However, as at Stonehenge the real motivation seems to be less about parking than an attempt to limit numbers and improve behaviour – “to curb the excesses of the revellers who gather there”, to make solstice “a more peaceful occasion” ….. “safe for everyone and respectful of the World Heritage Site”…. “We want the Solstice at Avebury to continue to be known for being a peaceful, respectful occasion which all those who care most about the henge and the village would want it to be”. To this end, “As part of the plan, the Police and Wiltshire Council will increase patrols on the Ridgeway – a byway east of Avebury where the number and behaviour of people gathering during Solstice has become a problem.”
No doubt the Trust will get a lot of stick (and Heaven knows, there isn’t a stick big enough on some occasions!) but it would be nice if the complainants at both Avebury and Stonehenge recognised that there IS a behaviour problem that needs addressing.
Alcohol is to be prohibited at Stonehenge solstice celebrations!
No-one can deny it contributes to the all-too-frequent damage and disrespect so this is an excellent, heritage-friendly move.
We ask only one thing of EH: please don’t negotiate or compromise by even a thimbleful. A duty to protect is a duty to protect and shouldn’t be subject to negotiation or requests to act otherwise by anyone.
There are signs that the solstice at Stonehenge is increasingly being celebrated in the way the evidence suggests is “authentic”. See this….
Amesbury Museum and Heritage Trust
At 6pm on 21st December Amesbury will be holding its 5th Annual Solstice Eve lantern procession from the Melor hall, to the Abbey for mulled wine & mince pies and then to the Mesolithic Spring, where the public will find the Solstice lantern lit by the dying embers of light at Stonehenge a little earlier in the afternoon. Do please join in this amazing experience and take part in a 5000 year old tradition.
and this …..
Stonehenge Solstice Sunset Tour
Stonehenge is carefully aligned on a sight-line that points to the winter solstice sunset. It is thought that the Winter Solstice was actually more important to the people who constructed Stonehenge than the Summer Solstice and exciting recent archaeological revelations prove this theory….. We will be there for sunset! Witness the sun setting at Stonehenge from the ceremonial Avenue….. A unique opportunity and a truly magical experience!”
What’s not to like? Right day, right time, right place instead of wrong day, wrong time, wrong place! Shouldn’t English Heritage be encouraging those thousands who claim a traditional “right” to do it all wrong to start doing it right? After all, apart from watching the wrong phenomenon at the wrong time they’re doing so from the wrong place so the effect intended by the builders is completely lost to them and they are doing it in such numbers that both damage and disrespect (and a lot of expense) have resulted previously. It’s a funny way to show they care for the monument. They really don’t have a leg to stand on.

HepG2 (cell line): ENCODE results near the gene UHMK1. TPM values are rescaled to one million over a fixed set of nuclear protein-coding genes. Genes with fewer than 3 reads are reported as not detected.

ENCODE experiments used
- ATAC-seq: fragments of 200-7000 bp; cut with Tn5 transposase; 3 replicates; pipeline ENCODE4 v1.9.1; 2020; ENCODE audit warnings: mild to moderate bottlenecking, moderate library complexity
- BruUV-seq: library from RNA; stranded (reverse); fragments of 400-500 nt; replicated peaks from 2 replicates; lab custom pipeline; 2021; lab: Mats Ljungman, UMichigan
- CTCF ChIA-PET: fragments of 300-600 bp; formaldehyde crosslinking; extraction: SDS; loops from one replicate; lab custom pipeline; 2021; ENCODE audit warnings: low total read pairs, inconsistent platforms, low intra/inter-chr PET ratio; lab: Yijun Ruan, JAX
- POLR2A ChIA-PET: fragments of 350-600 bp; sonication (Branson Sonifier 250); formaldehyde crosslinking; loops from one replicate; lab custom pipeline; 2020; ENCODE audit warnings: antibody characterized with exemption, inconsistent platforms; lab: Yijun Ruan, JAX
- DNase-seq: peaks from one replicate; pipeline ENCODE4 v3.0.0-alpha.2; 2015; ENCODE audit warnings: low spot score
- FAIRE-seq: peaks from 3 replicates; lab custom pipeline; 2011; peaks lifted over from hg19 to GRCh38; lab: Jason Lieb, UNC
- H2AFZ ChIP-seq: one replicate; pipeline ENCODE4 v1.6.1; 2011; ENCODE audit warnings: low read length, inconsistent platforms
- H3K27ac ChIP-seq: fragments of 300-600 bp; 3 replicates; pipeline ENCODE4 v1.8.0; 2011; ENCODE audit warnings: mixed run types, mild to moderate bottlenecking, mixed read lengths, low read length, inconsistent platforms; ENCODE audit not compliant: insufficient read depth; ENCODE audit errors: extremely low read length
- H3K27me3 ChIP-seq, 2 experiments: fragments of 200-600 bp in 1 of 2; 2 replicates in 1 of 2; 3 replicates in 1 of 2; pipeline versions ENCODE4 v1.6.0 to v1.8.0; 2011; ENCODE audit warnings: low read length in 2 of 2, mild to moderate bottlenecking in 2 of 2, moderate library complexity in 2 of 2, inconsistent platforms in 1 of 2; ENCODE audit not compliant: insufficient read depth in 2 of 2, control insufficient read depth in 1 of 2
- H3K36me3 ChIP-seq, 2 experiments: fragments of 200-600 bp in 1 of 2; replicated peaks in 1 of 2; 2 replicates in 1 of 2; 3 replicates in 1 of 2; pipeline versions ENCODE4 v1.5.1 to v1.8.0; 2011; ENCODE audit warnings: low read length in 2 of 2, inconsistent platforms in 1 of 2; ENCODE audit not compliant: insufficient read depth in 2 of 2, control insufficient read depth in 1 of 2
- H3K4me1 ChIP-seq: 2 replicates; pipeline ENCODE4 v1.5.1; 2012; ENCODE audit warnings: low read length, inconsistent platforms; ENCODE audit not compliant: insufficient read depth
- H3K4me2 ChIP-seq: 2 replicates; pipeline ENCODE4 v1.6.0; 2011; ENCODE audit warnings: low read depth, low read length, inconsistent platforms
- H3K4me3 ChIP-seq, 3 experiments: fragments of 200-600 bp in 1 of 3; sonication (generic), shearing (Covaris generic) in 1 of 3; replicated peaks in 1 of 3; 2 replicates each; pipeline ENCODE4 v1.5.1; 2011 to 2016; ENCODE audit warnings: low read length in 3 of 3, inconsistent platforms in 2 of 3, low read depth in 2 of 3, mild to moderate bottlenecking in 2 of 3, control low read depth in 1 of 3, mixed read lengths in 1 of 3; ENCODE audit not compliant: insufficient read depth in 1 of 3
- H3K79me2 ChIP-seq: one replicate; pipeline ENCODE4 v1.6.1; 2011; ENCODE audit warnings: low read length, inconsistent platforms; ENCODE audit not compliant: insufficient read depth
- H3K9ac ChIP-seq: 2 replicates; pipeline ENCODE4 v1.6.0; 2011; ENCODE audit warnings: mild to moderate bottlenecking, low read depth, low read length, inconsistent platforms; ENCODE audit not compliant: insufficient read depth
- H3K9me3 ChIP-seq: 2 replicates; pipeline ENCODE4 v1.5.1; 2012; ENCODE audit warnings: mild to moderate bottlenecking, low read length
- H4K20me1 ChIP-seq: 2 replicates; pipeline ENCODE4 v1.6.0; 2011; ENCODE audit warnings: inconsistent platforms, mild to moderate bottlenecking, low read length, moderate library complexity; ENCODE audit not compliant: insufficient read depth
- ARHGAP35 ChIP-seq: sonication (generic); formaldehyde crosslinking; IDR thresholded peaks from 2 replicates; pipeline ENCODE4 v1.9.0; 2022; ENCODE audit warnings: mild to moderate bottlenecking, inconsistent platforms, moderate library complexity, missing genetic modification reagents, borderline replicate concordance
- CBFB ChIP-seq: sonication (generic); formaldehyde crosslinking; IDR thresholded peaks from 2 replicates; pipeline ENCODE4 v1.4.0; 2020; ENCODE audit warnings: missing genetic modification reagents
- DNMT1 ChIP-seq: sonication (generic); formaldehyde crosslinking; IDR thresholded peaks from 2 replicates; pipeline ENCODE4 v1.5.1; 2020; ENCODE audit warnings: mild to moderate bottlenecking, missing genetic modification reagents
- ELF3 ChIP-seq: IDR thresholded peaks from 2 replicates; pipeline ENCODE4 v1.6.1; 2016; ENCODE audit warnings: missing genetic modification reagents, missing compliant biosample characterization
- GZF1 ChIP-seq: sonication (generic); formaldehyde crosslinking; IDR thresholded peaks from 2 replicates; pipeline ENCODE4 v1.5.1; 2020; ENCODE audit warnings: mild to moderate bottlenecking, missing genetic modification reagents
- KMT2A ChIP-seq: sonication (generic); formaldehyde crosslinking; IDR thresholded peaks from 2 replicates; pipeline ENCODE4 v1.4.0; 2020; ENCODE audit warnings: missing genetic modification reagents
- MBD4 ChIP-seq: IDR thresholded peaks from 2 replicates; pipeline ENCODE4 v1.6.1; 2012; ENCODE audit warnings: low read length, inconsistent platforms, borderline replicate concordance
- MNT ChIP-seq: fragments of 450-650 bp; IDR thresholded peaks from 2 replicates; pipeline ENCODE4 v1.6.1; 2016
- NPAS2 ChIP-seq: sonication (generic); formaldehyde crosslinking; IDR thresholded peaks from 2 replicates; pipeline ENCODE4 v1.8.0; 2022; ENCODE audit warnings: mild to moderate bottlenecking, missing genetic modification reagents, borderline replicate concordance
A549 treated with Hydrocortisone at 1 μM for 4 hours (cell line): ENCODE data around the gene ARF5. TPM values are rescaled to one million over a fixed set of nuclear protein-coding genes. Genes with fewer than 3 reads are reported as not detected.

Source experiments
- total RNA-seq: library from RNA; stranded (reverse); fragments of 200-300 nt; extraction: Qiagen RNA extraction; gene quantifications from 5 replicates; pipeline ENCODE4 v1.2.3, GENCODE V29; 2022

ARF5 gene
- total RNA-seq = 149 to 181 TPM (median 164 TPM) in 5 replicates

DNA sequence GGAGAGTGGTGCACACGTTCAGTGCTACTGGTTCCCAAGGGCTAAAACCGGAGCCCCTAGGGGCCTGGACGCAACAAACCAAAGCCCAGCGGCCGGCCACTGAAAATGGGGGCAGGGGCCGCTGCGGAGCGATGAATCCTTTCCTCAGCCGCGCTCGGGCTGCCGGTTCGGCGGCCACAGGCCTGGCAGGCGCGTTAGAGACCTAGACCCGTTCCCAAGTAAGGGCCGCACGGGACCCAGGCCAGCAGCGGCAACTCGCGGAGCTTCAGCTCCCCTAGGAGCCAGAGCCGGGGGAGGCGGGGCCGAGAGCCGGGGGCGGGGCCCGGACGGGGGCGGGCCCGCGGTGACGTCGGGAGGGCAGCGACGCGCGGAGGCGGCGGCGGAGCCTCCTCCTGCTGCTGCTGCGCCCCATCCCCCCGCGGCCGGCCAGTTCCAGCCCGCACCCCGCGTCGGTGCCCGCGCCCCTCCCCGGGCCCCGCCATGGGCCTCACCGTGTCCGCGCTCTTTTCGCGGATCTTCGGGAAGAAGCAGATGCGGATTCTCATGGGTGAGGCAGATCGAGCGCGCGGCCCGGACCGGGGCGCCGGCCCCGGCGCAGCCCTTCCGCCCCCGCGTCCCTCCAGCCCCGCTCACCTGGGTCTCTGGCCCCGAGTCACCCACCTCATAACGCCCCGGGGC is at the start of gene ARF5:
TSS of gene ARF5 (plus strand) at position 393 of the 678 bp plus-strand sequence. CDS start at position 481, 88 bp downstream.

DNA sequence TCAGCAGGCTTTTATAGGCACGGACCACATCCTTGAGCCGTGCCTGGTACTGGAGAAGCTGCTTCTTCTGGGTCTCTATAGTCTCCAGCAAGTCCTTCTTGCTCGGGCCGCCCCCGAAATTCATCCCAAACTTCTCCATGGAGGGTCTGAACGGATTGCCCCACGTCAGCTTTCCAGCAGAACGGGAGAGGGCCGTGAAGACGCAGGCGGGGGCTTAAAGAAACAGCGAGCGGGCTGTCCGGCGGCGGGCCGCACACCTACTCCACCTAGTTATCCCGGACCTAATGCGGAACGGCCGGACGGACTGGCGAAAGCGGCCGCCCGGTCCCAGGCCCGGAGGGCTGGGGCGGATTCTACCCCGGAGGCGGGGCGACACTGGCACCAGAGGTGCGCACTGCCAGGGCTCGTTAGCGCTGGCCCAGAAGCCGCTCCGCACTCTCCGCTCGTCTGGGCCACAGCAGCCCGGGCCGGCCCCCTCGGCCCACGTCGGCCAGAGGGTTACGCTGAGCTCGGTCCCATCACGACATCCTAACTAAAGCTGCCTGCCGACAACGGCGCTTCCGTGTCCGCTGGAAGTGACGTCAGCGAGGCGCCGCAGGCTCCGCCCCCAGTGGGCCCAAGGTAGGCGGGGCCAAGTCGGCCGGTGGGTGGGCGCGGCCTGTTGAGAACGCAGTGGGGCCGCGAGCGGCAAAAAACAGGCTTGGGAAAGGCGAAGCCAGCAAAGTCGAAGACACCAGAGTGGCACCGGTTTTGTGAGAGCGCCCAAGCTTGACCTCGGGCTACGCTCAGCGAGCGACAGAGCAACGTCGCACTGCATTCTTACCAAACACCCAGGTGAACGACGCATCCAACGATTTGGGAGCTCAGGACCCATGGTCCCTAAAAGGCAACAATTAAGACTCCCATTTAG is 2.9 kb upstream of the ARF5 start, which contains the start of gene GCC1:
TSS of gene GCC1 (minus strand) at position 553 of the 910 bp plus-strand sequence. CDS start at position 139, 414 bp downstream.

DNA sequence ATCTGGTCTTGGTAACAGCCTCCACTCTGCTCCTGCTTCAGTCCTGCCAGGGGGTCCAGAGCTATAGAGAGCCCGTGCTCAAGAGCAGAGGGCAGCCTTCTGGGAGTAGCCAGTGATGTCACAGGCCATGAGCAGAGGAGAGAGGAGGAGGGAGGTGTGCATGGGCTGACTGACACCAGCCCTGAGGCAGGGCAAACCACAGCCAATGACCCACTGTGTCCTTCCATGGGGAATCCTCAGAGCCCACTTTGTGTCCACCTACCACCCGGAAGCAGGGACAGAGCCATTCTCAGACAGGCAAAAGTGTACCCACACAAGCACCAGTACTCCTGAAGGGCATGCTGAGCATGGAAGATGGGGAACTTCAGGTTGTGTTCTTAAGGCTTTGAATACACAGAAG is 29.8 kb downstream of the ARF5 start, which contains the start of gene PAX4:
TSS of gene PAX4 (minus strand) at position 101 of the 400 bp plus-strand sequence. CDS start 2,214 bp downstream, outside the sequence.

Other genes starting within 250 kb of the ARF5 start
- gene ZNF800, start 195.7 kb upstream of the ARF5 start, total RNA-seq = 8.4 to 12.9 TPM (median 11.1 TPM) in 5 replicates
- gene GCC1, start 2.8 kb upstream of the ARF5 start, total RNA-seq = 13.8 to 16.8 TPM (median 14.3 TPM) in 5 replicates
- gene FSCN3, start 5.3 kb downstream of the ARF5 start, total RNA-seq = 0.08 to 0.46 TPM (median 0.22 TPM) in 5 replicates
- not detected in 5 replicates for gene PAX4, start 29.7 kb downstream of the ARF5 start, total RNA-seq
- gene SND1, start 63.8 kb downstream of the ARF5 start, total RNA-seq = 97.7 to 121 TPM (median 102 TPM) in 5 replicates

Following the recent wide publicity we would like to make our position clear regarding solstice celebrations at Stonehenge:
We have no objections whatsoever to solstice celebrations at Stonehenge subject to the simple proviso that they don’t involve damage or disrespect to the monument by which we mean significant litter, urine, vomit, faeces or deliberate marks on the stones – or any climbing up or standing on them (both of which are not open for debate as they are illegal under the government regulations by which English Heritage is bound).
We feel those obvious parameters should have been imposed many years ago on a zero tolerance basis and we look forward to the speedy publication of measures to achieve them. We trust the reforms will be announced not debated and that they will be judged by results this summer and will be revised thereafter as necessary. To this end we call for the prompt publication of a full damage and disrespect status report for each year from 2000 to 2014 and for each year thereafter.
We suspect that most people will agree and we are heartened by this from the Free Stonehenge Facebook Group: “Just to reassure The Heritage Journal that there are in fact many Druids and Pagans in complete agreement with the Journal’s position and are steadfastly campaigning for something to be done ….” It is surely now time for English Heritage to listen to the majority of people for whom respect for the site is the priority.